DALLAS — Dr. Joseph Chang can rattle off numbers and statistics without looking at any notes.
As of July 21, Parkland Hospital, where Chang is chief medical officer, was treating about 170 COVID-19 patients.
That’s down from a high of 180 the previous week, but 170 is 55 percent more than a month ago and more than 200 percent higher than two months ago.
“But there are stories behind each of those statistics,” Chang said. “The human toll of COVID is really the untold story.”
One of the worst cautionary tales is from a young patient who ended up in the ICU, he said.
“A 20-something-year-old girl went to a party with her friends and got COVID," he said.
"Before she was symptomatic, she visited her 80-year-old grandparents and they got sick."
Chang said all three ended up in the ICU at Parkland, but the granddaughter didn't know it because she was intubated and unconscious.
She woke up after ten days and discovered not only had her grandparents been in the ICU with her, "but her grandfather had passed the day before she woke back up," Chang said.
Witnessing such grief and sorrow is tough on even the most seasoned medical professionals at Dallas County’s only public hospital.
And the toll on his staff is Chang's biggest concern.
“The fatigue on people’s faces is something that’s hard to quantify,” he said. “It’s hard for me to describe.”
He's started mandating that employees take days off.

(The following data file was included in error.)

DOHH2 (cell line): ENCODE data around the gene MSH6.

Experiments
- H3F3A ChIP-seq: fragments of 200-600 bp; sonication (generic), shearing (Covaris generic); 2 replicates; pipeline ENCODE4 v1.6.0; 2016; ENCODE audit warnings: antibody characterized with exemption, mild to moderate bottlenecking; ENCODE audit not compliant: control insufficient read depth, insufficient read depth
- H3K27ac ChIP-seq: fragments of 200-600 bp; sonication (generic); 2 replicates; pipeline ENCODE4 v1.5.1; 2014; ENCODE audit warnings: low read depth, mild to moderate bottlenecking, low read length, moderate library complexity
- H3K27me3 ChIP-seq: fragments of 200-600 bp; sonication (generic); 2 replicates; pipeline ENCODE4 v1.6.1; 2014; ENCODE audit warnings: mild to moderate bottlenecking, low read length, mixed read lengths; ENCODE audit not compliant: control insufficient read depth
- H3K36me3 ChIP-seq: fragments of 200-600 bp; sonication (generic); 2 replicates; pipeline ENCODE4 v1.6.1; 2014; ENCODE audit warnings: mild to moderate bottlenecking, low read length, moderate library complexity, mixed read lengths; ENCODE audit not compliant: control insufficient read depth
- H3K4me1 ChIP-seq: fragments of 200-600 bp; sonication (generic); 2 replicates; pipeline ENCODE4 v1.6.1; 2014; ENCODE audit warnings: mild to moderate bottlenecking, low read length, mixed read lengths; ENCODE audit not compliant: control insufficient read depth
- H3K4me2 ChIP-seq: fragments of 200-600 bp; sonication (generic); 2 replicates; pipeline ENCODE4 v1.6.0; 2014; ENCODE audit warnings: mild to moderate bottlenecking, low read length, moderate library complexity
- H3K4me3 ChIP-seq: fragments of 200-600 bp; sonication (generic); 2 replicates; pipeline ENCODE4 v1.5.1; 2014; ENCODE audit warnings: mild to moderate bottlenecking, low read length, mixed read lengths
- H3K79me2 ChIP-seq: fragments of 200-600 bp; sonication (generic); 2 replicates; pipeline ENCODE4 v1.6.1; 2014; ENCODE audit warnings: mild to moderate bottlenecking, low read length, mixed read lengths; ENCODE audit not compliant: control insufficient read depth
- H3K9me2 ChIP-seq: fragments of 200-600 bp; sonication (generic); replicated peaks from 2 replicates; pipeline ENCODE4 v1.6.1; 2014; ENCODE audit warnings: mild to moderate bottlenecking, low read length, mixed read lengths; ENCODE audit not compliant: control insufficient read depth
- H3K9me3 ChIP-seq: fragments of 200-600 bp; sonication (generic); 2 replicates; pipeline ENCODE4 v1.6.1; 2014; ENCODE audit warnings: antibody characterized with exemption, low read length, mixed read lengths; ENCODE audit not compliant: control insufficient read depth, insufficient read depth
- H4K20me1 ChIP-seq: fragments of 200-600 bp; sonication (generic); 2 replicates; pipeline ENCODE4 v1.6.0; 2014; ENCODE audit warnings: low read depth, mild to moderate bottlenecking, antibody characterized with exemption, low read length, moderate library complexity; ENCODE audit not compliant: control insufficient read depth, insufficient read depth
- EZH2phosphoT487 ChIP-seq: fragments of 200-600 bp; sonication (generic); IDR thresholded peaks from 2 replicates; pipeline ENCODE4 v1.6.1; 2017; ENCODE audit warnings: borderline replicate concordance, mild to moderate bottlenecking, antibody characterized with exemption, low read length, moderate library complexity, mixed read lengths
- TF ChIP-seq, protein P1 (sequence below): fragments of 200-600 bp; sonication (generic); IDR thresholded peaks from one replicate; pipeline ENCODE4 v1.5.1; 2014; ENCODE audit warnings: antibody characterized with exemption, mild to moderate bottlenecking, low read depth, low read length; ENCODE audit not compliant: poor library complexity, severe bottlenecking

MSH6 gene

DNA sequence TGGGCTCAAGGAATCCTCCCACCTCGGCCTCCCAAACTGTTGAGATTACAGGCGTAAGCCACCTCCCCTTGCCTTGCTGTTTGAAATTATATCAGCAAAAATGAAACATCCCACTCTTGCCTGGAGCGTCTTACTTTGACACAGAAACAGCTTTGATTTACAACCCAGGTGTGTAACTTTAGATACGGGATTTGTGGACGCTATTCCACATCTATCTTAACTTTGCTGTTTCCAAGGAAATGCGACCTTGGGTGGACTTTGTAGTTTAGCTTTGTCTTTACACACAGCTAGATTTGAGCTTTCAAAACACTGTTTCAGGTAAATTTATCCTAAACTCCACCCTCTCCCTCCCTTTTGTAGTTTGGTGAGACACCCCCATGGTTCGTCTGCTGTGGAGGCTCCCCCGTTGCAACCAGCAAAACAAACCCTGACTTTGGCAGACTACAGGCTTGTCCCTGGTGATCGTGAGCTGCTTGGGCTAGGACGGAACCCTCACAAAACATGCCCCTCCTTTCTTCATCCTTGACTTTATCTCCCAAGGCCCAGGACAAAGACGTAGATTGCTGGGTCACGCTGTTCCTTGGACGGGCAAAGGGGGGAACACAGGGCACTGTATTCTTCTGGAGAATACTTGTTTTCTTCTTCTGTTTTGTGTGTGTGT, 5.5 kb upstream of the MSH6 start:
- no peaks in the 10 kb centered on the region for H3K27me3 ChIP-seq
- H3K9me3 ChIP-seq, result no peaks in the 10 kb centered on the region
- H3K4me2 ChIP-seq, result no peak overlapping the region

Parkland now has four isolated wards dedicated to treating COVID patients.
The hospital has seen a leveling off of new patients over the last week, Chang said, but he cautioned that it was not enough data to consider it a trend.
“Instead of seeing a huge growth in hospitalizations every day, we now see about the same number coming in that are leaving,” Chang said.
He attributes it to the mask mandate which went into effect in Texas on July 3.
Chang remains concerned about the age and race of patients.
He said 75 percent of Parkland’s COVID-19 patients are Hispanic and 60 percent of Parkland’s COVID patients are under age 45.
Many will have tough battles, and a few could die.
Chang said about one percent of the patients treated for COVID-19 at Parkland lose their lives.
“It’s far lower than nationally reported rates,” he said of the hospital's mortality rate. “But who’s the one percent? Do you want to be the one percent? I don’t know who the one percent is going to be. You know, no one really does.”
Chang said he is in a slightly more optimistic place than he was about a month ago, in part because he believes the community at large is taking COVID more seriously.
But he can't stop worrying about his colleagues.
He urges North Texas to thank all medical professionals.
“Numbers are interesting. We can make them say a lot of things. We can make them look like a lot of things,” he said. “But behind those numbers are people. And you really don’t want it to be you.”